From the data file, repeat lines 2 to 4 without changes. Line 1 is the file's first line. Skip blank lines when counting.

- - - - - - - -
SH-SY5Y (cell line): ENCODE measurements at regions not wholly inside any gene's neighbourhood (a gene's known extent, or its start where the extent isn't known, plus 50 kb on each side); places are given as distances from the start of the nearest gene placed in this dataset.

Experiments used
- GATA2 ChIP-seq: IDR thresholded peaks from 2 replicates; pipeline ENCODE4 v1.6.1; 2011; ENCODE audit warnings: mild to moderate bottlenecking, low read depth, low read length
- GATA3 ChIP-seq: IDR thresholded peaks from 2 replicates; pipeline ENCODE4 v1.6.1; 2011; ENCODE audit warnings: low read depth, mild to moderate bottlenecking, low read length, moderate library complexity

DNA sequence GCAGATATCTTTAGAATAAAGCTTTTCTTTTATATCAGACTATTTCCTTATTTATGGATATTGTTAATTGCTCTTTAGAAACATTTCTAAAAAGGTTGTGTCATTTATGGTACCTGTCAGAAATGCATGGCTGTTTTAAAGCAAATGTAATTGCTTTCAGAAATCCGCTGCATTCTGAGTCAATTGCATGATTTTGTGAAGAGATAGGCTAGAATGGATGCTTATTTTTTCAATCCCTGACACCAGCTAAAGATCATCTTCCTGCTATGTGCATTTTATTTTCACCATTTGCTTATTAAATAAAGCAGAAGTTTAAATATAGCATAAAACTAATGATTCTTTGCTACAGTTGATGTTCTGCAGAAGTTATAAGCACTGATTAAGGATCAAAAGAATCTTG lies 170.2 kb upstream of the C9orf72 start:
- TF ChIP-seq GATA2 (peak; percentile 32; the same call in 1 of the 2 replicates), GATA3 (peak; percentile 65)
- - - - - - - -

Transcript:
Experiments used
- GATA2 ChIP-seq: IDR thresholded peaks from 2 replicates; pipeline ENCODE4 v1.6.1; 2011; ENCODE audit warnings: mild to moderate bottlenecking, low read depth, low read length
- GATA3 ChIP-seq: IDR thresholded peaks from 2 replicates; pipeline ENCODE4 v1.6.1; 2011; ENCODE audit warnings: low read depth, mild to moderate bottlenecking, low read length, moderate library complexity